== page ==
|Type of Publication:||Article|
PT: J; TC: 105; UT: WOS:000220857800002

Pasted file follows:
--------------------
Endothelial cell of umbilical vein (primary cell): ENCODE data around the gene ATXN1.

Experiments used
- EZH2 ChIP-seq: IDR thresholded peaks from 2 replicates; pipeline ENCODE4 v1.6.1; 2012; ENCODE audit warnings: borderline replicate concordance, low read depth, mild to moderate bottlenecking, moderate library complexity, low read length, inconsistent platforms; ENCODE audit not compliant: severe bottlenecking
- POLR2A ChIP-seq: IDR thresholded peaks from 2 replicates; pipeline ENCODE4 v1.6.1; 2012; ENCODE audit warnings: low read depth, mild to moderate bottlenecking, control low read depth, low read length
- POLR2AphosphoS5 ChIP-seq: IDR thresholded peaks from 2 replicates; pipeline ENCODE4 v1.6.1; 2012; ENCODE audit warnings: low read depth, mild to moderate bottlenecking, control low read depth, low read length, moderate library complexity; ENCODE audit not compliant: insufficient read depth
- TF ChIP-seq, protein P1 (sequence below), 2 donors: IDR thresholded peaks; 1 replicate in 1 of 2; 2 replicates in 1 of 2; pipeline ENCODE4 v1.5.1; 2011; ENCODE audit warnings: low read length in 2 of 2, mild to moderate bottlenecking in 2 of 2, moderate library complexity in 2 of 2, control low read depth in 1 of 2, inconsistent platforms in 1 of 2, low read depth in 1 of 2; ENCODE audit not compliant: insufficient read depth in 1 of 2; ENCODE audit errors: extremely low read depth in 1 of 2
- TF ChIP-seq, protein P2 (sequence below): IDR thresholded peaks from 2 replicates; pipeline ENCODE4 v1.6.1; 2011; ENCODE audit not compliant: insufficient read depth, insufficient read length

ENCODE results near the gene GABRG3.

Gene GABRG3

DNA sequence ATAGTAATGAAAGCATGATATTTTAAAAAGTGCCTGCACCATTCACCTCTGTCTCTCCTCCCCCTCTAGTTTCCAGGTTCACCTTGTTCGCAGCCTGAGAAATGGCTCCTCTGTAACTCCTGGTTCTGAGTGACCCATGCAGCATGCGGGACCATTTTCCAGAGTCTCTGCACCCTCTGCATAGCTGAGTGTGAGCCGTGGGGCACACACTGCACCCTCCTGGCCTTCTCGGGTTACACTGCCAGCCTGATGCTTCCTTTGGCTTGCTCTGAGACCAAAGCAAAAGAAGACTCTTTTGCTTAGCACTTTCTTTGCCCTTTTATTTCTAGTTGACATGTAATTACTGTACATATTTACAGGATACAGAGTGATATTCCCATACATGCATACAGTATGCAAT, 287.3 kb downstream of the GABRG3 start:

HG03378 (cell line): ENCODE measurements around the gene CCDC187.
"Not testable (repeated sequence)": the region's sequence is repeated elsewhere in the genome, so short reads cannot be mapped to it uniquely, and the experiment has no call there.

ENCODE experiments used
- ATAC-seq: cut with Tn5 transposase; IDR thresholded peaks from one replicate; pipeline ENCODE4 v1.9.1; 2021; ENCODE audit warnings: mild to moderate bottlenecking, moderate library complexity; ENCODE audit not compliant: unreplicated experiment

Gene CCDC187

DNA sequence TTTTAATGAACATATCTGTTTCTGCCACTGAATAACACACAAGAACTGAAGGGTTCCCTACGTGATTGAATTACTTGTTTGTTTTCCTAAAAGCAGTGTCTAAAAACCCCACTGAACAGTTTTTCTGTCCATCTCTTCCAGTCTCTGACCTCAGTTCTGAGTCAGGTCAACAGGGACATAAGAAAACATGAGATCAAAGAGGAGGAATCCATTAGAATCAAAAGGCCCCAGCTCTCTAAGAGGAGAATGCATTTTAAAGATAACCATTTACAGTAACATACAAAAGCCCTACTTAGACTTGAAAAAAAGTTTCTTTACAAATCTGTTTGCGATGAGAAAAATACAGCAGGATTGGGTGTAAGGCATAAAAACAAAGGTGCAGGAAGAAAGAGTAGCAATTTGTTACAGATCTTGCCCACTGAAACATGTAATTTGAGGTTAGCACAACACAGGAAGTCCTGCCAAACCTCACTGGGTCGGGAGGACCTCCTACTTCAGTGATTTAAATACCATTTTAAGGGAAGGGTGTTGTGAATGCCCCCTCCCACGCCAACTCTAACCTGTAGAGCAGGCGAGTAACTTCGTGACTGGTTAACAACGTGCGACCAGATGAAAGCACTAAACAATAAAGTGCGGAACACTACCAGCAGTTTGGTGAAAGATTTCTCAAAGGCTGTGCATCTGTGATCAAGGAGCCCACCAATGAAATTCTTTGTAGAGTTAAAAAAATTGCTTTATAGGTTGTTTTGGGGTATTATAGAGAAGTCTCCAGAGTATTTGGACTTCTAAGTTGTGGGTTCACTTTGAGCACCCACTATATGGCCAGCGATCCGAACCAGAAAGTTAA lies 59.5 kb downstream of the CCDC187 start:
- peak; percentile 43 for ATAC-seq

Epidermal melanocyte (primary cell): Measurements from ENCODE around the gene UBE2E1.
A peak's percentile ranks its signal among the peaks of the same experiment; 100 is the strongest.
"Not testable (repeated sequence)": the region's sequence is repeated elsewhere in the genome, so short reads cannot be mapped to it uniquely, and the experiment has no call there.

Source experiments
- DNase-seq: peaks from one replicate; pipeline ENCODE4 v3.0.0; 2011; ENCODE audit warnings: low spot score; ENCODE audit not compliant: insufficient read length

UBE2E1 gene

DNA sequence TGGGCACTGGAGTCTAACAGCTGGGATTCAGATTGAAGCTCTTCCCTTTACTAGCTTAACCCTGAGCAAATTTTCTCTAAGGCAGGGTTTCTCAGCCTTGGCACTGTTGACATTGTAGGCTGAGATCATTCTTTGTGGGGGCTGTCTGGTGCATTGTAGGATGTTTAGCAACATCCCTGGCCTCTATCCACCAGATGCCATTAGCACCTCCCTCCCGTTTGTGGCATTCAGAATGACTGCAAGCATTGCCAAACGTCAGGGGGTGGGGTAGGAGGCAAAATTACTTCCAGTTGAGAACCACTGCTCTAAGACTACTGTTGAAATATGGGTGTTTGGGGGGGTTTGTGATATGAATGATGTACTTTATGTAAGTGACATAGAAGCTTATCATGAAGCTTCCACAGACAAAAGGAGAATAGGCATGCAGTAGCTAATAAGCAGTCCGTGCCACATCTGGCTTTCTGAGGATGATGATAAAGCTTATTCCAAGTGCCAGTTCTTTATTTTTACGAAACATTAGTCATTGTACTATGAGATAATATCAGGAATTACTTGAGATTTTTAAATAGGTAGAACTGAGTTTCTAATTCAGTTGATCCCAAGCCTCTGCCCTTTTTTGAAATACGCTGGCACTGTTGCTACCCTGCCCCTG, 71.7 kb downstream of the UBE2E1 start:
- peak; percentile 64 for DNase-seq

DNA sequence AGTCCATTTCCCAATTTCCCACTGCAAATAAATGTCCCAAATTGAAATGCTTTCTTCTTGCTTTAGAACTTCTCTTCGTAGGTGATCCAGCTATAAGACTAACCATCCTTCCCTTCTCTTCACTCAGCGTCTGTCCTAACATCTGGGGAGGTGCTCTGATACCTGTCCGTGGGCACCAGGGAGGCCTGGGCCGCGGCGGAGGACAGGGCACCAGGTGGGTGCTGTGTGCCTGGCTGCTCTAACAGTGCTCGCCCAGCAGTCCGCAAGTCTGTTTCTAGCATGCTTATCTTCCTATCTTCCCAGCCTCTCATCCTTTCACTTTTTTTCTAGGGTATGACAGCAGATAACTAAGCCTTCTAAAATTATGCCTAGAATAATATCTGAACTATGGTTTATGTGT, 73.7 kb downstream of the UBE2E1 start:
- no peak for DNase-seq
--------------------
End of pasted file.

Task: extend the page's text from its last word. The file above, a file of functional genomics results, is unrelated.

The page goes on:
Certain DNA sequences form a highly stable monolayer at the surface of single-walled carbon nanotubes, enabling their dispersion in aqueous solution. Ion-exchange chromatography can be used to separate these systems on the basis of their diameter in distinct, eluted fractions. Raman and fluorescence spectroscopy are used to characterize the nature of the separation by a comparison of radial breathing mode intensities at 457-, 532-, 633-, and 785-nm excitation wavelengths. Trends reveal a strong diameter dependence of the fractions, with larger diameters eluting later than smaller diameters. Average diameters of each fraction varied from 0.816 and 1.084 nm for the first and last eluted fractions, respectively. This conclusion is supported by a systematic shifting of the Raman tangential mode with increasing elution as well as changes in the relative intensities of radial breathing modes, Fluorescence emission from each fraction reveals the absence of relative shifting or broadening and hence uniformity in the chemical environment and the absence of doping-related complications for each fraction. The separation also reveals the fine structure of the G' two-phonon mode, which is described using a composite model with contributions from transition-dependent phonons.
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